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Igbo art is famous for its diversity, inventiveness, and aesthetic quality. This wide-ranging survey of art made by the 15 to 20 million Igbo people of southeastern Nigeria focuses on the 20th century but also takes a look at the extraordinary 9th- and 10th-century bce cast copper alloy and ceramic finds that influenced Igbo artworks created 20 centuries later. Ceremonial contexts and meanings are explained, covering art associated with individuals as well as communal works and ranging from personal decoration to architectural forms, from household objects to cult sculpture, title regalia, and public shrines. Many little-known objects are included alongside a generous sampling of the thousands of masks that are perhaps the quintessential forms of Igbo art.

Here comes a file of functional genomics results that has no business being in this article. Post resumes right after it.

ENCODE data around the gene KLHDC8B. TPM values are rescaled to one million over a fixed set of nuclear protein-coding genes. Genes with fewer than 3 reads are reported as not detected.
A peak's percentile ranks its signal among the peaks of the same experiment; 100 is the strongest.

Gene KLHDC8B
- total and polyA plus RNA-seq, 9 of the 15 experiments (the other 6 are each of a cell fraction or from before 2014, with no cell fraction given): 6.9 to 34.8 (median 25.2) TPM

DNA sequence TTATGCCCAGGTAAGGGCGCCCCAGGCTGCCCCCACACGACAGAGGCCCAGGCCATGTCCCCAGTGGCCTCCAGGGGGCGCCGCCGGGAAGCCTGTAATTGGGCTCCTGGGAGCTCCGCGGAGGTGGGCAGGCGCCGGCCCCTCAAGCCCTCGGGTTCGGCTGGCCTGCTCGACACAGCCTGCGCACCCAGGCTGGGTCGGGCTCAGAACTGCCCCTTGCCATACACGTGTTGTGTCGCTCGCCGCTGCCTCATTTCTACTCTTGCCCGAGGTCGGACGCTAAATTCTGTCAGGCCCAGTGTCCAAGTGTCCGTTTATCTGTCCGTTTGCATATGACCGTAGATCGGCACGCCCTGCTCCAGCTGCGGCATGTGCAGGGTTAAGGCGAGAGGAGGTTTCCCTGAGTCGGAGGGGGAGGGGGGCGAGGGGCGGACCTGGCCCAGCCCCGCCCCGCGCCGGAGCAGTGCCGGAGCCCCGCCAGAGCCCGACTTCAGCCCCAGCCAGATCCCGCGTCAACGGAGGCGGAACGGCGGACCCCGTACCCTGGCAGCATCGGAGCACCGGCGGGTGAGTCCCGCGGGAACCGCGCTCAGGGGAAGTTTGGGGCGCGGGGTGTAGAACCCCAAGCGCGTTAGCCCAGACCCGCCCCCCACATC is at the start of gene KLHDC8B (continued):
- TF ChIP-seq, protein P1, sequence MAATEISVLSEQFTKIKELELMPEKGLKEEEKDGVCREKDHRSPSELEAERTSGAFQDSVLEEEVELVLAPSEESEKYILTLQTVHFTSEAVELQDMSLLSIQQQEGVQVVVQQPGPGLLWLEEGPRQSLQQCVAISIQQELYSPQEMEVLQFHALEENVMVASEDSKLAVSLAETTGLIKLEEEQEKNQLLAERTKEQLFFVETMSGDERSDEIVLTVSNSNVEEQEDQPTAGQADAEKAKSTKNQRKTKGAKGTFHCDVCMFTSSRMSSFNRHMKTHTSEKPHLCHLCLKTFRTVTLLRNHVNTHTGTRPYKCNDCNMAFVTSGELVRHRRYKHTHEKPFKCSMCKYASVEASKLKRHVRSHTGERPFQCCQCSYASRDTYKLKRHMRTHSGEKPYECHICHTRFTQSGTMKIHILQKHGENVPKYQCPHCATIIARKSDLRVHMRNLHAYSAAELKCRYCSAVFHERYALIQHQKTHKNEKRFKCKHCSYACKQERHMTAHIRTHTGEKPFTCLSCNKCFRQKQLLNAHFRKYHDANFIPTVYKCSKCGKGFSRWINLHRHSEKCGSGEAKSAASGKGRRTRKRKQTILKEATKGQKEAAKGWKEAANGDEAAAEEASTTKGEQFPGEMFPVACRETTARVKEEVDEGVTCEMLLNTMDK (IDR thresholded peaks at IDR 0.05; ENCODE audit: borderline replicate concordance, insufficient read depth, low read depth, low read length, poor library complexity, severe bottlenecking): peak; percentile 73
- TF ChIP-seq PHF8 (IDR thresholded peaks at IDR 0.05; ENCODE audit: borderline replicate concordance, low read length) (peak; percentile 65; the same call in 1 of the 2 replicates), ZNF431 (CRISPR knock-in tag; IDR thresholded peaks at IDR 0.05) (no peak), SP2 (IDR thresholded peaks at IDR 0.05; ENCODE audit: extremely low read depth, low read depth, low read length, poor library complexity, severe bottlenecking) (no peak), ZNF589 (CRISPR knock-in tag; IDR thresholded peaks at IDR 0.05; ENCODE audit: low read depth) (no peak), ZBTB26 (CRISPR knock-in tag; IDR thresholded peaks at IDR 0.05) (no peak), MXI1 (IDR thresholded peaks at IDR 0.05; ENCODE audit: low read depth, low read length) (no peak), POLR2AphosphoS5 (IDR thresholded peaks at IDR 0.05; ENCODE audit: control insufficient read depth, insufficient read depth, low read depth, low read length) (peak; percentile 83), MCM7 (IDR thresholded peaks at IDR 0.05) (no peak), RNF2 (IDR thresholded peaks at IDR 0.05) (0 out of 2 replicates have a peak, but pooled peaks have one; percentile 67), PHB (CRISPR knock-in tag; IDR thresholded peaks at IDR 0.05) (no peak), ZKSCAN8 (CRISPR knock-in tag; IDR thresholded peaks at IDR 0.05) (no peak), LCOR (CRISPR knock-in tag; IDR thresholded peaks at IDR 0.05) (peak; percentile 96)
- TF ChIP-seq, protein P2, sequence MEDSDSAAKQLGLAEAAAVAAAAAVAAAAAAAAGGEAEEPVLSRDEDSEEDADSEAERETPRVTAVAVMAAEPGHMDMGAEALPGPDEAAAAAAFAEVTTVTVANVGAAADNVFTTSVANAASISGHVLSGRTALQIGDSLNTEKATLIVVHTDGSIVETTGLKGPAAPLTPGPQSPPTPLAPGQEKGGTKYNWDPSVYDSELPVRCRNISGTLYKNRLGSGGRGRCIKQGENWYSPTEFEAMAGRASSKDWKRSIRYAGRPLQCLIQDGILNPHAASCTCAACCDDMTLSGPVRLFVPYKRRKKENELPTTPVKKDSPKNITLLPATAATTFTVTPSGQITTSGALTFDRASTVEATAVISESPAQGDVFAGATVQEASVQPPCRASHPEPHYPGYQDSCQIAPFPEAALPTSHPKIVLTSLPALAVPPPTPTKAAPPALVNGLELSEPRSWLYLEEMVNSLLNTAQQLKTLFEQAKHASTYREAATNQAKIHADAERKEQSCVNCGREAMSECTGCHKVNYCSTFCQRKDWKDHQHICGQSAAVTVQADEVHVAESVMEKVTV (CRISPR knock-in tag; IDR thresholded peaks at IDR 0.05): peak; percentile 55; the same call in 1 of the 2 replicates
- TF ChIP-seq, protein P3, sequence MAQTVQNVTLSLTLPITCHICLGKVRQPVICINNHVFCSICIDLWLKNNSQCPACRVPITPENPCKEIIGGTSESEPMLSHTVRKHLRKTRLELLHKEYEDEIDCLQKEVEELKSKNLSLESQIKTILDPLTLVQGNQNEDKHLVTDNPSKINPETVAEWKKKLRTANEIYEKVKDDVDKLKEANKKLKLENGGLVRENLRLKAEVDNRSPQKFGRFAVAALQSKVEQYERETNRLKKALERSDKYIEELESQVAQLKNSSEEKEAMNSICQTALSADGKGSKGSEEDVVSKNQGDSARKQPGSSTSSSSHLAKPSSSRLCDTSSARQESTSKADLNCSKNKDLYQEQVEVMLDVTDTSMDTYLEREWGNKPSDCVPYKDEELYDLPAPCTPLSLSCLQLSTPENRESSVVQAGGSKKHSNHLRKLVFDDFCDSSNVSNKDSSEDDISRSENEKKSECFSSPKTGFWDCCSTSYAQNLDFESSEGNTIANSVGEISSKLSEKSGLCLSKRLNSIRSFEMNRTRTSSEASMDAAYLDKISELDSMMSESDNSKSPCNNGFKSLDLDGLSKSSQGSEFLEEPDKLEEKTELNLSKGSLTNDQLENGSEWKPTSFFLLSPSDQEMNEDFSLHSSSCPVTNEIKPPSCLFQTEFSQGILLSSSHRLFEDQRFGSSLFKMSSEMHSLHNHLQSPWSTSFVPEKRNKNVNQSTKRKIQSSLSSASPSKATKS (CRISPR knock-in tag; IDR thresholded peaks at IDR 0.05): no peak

About the Author
Herbert M. Cole taught African art history at the University of California, Santa Barbara, for 35 years and is now professor emeritus. He has written, cowritten, or edited nine books and more than 60 articles on African art and curated many exhibitions. This is the first title focused exclusively on Igbo art since his 1984 book Igbo Arts: Community and Cosmos, now long out of print.